Saturday, April 30, 2005
Affordable electricity didn't come cheap
A tribute? That's right. Someday Chicago should recognize the compassionate genius Samuel Insull was. He gave us cheap electricity. Born in London, he was the first operator of Thomas Edison's telephone exchange there, when Edison sent for him in 1881. A very circumspect, stiff Jewish son of lower-class parents, at 22 Insull became Edison's top assistant. The only man who worked harder than Edison, he had mastered shorthand by taking down sermons at Westminster Abbey. Laboring until 4 each morning with Edison's chaotic finances, he mastered them and persuaded J.P. Morgan to fund three factories to build dynamos, lamps and underground conductors for the world's first central power station in New York.
Soon Insull was controlling the entire Edison empire while the great man invented in seclusion. Armed with power of attorney, he organized the credit to build more than a thousand "Baby Edison" power plants in hotels, factories and department stores. As America grew with electric power, Insull was the baton-waving orchestra conductor; he insisted on learning all there was to know about the infant electric industry. He never took a drink, wore natty clothes and kept his formal manner with pince-nez. This non-engineer, non-scientist built a complex that supported 6,000 workers in five years: the acorn for General Electric.
At 25, when he perceived the Morgan interests were conning Edison, Insull gathered enough proxies to force Morgan out and keep the company for his boss. That was a mistake. The Morgans vowed to even the score -- with Edison and particularly the little Jewish dandy with the cockney accent and pince-nez.
At 37 Insull came here as head of a small generating company, Chicago Edison, serving only 5,000 customers in a city of more than 1 million, determined to make power cheap. In those days electricity was so expensive it was turned on only for guests in parlors, in posh restaurants and hotels. He floated a $250,000 bond to finance a new power station, and built it in an unused rail yard on Harrison Street along the river, accessible to coal barges. At his beckoning, the shoreline of Lake Michigan came ablaze with 93,000 incandescent lights, and by the time of the World's Fair, electricity was a major component of the statement this city made after the fire that had decimated it only 22 years earlier. Between 1893 and 1898, Insull bought up all the competing central stations in the Loop, cutting a deal with GE for exclusive rights to electrical equipment.
Insull's radical step was to cut rates below the estimated cost of production. Build it and they'll come, he told the Morgans with a touch of arrogance. He was right, and they hated him for it. He installed meters showing peaks and valleys of consumption: Chicagoans asleep from midnight to 6 a.m. (using only 10,000 kilowatts), rising and rushing to work on the streetcars from 8 to 9 a.m. (46,000), slackening off at lunch (36,000) and going home (46,000). His goal was to find customers whose demand cycles would fill the valleys: The higher the diversity, the greater the profit.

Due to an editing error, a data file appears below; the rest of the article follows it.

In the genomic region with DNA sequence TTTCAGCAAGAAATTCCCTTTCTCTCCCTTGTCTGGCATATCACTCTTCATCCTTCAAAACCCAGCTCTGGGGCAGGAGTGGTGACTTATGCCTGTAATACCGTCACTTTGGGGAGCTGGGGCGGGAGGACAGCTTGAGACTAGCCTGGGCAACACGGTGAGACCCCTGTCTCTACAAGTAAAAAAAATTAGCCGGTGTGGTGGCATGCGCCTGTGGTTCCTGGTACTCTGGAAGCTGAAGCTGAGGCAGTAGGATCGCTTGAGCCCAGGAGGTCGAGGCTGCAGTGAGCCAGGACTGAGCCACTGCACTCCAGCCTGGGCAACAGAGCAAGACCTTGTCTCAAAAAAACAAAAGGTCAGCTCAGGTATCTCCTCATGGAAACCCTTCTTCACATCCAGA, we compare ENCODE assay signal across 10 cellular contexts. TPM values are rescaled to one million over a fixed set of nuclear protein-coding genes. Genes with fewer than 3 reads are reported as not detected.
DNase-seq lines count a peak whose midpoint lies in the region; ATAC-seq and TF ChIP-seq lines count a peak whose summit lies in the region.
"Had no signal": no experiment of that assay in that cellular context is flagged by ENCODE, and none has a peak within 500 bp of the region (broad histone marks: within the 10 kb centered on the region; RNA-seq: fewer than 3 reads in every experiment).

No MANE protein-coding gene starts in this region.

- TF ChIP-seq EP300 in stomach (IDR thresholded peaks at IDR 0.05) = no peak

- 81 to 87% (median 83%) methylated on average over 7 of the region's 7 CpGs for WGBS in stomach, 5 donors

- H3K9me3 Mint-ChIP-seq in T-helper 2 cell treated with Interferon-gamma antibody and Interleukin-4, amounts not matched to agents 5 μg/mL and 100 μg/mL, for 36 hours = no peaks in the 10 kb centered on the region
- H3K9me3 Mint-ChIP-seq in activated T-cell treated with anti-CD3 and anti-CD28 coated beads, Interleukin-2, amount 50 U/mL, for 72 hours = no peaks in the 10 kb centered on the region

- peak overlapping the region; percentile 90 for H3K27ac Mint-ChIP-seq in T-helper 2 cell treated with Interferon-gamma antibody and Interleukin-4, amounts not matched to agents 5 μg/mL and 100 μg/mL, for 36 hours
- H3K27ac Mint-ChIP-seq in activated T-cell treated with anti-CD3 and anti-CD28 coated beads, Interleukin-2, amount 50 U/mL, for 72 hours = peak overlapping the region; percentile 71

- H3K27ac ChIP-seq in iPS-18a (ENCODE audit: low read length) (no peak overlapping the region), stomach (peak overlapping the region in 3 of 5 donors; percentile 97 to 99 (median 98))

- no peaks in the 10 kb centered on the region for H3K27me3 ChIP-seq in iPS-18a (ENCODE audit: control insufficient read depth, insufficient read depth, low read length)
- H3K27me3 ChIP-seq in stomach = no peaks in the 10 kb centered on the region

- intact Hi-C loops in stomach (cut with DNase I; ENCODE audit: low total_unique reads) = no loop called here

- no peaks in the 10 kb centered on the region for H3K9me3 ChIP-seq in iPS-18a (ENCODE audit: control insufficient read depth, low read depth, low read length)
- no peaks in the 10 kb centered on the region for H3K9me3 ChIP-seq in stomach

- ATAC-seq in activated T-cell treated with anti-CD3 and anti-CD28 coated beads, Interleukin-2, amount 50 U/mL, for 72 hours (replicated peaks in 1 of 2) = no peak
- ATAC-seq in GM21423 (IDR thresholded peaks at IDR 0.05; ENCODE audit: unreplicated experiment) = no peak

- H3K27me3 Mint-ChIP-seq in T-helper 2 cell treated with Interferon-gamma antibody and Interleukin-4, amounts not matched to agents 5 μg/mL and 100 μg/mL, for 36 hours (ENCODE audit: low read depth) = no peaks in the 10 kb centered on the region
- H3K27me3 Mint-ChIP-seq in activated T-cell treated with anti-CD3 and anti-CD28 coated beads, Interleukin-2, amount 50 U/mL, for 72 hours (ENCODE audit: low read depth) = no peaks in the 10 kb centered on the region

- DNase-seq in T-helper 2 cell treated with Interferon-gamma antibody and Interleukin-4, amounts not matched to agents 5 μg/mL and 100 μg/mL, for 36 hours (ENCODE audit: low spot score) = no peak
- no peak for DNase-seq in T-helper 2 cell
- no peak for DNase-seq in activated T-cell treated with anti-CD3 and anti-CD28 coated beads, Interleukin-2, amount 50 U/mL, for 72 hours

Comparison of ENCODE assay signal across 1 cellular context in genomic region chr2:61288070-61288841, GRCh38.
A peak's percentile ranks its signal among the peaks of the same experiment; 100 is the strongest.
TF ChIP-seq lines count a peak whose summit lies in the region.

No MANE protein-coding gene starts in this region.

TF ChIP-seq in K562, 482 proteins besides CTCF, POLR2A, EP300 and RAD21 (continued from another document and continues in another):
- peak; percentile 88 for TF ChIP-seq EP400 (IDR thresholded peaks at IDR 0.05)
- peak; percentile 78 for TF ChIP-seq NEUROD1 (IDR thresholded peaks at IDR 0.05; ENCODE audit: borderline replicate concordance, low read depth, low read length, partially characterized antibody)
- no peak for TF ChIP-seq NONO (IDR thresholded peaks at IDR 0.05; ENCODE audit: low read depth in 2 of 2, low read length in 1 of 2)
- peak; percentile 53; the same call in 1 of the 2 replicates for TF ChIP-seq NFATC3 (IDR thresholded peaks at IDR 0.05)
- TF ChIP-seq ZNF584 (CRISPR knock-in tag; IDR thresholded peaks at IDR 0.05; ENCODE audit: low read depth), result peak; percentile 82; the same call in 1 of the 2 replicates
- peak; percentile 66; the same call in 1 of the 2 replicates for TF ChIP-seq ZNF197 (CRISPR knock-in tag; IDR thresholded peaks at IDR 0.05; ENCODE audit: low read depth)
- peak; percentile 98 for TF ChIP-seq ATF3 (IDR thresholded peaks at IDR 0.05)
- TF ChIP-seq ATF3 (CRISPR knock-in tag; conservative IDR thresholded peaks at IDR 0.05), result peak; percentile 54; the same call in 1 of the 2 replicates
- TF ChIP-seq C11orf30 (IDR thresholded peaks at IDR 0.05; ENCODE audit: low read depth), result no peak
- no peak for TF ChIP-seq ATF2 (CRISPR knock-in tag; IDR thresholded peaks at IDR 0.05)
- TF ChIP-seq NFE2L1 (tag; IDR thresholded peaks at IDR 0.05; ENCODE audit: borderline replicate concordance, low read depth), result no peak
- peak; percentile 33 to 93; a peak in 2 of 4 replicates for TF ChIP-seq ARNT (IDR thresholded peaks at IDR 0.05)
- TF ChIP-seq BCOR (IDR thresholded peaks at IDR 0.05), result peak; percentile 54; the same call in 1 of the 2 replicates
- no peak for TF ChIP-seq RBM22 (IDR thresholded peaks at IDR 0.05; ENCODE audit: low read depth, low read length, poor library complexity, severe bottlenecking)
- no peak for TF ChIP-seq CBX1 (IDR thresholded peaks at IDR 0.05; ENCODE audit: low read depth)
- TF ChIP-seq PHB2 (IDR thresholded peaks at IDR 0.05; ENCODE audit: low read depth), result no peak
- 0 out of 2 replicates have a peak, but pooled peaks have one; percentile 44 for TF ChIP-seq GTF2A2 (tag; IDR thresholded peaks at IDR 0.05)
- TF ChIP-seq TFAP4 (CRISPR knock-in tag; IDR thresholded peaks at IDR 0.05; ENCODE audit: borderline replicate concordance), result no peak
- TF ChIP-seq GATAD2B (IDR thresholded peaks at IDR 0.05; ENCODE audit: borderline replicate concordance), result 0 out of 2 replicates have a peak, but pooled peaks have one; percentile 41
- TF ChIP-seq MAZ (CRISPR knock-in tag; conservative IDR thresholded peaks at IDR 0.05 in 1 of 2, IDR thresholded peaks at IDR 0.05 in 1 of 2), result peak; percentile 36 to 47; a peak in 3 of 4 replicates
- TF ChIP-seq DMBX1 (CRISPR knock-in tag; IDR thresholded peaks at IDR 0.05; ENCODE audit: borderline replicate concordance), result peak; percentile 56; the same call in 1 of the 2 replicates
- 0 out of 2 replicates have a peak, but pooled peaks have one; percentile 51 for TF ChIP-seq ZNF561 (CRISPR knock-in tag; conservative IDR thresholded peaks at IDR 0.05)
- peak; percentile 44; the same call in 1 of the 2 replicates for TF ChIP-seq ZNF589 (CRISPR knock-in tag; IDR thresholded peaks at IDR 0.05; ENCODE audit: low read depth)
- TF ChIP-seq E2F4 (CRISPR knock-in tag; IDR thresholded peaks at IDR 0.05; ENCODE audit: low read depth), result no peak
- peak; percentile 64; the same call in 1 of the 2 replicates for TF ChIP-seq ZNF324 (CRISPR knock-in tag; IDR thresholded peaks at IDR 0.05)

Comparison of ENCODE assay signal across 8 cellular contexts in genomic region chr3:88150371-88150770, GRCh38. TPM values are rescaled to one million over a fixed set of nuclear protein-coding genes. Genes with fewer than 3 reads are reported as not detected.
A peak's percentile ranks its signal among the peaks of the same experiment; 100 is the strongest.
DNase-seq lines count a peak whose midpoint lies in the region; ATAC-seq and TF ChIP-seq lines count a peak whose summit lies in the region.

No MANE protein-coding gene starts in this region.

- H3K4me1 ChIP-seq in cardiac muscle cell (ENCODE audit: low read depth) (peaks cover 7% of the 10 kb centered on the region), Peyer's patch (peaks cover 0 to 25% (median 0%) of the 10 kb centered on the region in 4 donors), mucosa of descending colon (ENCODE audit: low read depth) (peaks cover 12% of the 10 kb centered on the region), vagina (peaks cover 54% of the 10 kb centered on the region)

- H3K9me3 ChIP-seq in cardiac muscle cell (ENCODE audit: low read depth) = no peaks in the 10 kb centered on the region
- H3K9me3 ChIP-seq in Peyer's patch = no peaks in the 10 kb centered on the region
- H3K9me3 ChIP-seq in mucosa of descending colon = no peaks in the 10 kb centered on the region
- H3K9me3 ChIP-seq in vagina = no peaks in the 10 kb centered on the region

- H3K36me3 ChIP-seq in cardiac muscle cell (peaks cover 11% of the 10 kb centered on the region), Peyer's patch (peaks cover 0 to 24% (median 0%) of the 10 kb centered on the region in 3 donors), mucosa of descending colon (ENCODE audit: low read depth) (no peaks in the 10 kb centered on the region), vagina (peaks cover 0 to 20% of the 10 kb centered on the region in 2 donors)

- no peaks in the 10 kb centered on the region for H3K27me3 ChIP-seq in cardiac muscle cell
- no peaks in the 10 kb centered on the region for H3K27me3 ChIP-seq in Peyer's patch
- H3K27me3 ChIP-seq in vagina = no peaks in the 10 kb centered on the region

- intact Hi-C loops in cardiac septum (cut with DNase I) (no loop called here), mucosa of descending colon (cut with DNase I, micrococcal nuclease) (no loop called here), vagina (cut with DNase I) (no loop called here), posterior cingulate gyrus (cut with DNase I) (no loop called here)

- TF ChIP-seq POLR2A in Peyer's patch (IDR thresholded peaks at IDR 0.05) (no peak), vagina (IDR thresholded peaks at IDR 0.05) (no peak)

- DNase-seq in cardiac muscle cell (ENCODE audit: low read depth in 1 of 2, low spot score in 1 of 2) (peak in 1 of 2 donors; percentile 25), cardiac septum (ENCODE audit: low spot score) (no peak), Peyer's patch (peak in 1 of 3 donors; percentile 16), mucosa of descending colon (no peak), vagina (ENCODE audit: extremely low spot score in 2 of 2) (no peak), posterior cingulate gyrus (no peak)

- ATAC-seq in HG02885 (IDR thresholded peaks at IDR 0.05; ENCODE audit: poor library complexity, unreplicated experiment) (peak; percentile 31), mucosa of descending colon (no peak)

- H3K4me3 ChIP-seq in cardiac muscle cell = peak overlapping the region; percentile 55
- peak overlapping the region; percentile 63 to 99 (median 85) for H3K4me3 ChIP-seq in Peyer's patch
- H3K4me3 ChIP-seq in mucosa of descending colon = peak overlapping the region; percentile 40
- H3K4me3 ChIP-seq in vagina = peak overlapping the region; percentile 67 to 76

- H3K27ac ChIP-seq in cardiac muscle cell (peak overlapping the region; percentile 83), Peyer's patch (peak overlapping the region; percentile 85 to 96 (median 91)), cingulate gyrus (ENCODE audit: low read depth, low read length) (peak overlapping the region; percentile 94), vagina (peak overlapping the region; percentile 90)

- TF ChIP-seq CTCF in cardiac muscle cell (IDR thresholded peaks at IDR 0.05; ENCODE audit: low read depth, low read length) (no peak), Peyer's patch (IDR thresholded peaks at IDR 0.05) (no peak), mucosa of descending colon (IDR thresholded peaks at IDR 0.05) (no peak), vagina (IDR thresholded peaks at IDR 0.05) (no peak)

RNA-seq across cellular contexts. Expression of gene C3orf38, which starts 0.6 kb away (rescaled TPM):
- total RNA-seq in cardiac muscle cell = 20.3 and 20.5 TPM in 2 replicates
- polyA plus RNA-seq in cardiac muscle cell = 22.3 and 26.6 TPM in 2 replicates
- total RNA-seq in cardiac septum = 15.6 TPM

His generosity was legend. He paid his workers for their 46-hour weeks more than most companies paid for 60 to 70 hours, and his personal phone number was available to all. Insull cut household electricity rates by 32 percent in 1898; hired black workers and shamed business to do the same; gave workers free medical insurance and free education benefits. He bypassed -- and angered -- the big banks by selling bonds locally when there were few stockholders. By 1929 Insull was supplying an eighth of all electricity and gas power in 32 states.
The 1929 stock market crash didn't faze Insull. He opened an $80 million pipeline in Texas; he raised $100 million to help Chicago pay its teachers, police officers and firefighters, and built the Civic Opera building. But every time the stock market fell, the New York banks got more of his empire. When the Morgans turned him down for a $10 million loan, they evened the score from long ago: In a single day Insull was forced out of 60 presidencies and directorships. Tried unjustly for fraud, Insull was exonerated but died a pauper. Summarized the old Chicago Times: ''Insull: not guilty; the old order: guilty.''
Read his story in They Made America (Little Brown & Co., 2004) by Harold Evans. Did anti-Semitism play a role? Of course. Insull needs at least a statue. Out of guilt alone for a genius who brought us cheap power and was persecuted unjustly, we should build it.